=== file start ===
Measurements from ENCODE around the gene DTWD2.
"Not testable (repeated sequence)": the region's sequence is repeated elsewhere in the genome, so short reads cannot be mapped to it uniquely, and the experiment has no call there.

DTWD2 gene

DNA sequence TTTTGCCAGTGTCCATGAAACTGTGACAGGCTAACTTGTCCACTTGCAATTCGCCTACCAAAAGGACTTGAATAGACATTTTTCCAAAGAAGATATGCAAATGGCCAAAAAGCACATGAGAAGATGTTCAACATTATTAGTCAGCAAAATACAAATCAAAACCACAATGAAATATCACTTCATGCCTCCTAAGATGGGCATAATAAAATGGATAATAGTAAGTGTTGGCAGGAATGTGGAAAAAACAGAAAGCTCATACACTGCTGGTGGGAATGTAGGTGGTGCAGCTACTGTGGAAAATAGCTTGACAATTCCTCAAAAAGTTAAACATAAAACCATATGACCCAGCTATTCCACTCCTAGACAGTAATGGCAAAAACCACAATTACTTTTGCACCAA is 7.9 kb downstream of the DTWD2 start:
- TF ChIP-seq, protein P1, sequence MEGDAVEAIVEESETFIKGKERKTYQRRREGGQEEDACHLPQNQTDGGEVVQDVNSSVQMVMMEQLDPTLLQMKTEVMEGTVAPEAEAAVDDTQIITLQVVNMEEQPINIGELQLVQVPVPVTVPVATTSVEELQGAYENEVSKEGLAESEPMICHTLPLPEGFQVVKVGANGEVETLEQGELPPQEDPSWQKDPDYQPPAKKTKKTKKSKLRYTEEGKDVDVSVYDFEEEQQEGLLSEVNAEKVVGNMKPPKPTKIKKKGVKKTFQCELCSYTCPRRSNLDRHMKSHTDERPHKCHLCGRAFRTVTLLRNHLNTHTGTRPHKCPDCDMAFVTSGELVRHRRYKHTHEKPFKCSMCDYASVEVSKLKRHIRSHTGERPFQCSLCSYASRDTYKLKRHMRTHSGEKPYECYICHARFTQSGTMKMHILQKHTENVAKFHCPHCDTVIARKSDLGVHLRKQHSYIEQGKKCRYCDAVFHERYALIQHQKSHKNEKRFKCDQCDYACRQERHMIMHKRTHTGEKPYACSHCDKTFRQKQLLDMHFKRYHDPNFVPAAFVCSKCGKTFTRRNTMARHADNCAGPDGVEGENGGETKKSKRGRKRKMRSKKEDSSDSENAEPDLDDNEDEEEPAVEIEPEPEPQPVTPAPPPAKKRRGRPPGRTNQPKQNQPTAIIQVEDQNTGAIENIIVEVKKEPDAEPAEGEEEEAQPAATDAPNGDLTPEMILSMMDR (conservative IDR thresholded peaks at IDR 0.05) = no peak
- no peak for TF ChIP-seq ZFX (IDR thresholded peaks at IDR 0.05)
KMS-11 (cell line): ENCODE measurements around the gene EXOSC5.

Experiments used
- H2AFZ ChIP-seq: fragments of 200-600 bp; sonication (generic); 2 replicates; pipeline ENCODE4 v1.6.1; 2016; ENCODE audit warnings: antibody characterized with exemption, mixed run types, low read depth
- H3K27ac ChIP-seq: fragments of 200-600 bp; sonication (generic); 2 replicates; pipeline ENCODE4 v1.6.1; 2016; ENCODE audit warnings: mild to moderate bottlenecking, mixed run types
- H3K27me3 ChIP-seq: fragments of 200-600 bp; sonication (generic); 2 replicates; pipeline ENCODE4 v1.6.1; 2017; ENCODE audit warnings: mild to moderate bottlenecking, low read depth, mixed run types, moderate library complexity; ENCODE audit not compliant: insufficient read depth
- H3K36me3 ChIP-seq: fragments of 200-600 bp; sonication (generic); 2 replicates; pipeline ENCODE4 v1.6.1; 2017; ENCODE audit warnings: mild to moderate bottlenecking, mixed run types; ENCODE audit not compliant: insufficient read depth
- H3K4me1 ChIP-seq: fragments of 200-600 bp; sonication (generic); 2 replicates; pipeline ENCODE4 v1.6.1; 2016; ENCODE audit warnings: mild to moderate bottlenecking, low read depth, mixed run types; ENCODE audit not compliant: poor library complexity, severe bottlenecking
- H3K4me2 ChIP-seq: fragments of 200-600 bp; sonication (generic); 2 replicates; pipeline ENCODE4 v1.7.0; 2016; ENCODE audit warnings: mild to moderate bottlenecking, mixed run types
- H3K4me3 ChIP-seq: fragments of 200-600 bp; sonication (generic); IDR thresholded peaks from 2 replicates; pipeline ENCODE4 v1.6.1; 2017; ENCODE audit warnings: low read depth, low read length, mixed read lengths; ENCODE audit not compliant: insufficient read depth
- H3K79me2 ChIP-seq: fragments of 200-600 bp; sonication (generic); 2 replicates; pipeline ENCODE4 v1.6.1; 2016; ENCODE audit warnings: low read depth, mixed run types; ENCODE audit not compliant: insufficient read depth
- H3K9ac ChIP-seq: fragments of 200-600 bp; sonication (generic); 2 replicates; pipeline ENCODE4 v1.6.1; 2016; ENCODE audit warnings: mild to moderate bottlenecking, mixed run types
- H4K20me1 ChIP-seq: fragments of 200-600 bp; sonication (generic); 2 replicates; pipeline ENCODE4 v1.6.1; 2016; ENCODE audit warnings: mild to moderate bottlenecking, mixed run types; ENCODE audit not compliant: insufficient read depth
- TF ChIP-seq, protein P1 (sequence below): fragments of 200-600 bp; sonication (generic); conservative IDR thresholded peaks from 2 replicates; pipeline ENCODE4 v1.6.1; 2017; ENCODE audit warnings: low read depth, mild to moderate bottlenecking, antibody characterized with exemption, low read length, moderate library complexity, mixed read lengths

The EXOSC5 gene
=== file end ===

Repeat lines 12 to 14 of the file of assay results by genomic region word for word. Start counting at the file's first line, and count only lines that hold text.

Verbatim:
- H3K36me3 ChIP-seq: fragments of 200-600 bp; sonication (generic); 2 replicates; pipeline ENCODE4 v1.6.1; 2017; ENCODE audit warnings: mild to moderate bottlenecking, mixed run types; ENCODE audit not compliant: insufficient read depth
- H3K4me1 ChIP-seq: fragments of 200-600 bp; sonication (generic); 2 replicates; pipeline ENCODE4 v1.6.1; 2016; ENCODE audit warnings: mild to moderate bottlenecking, low read depth, mixed run types; ENCODE audit not compliant: poor library complexity, severe bottlenecking
- H3K4me2 ChIP-seq: fragments of 200-600 bp; sonication (generic); 2 replicates; pipeline ENCODE4 v1.7.0; 2016; ENCODE audit warnings: mild to moderate bottlenecking, mixed run types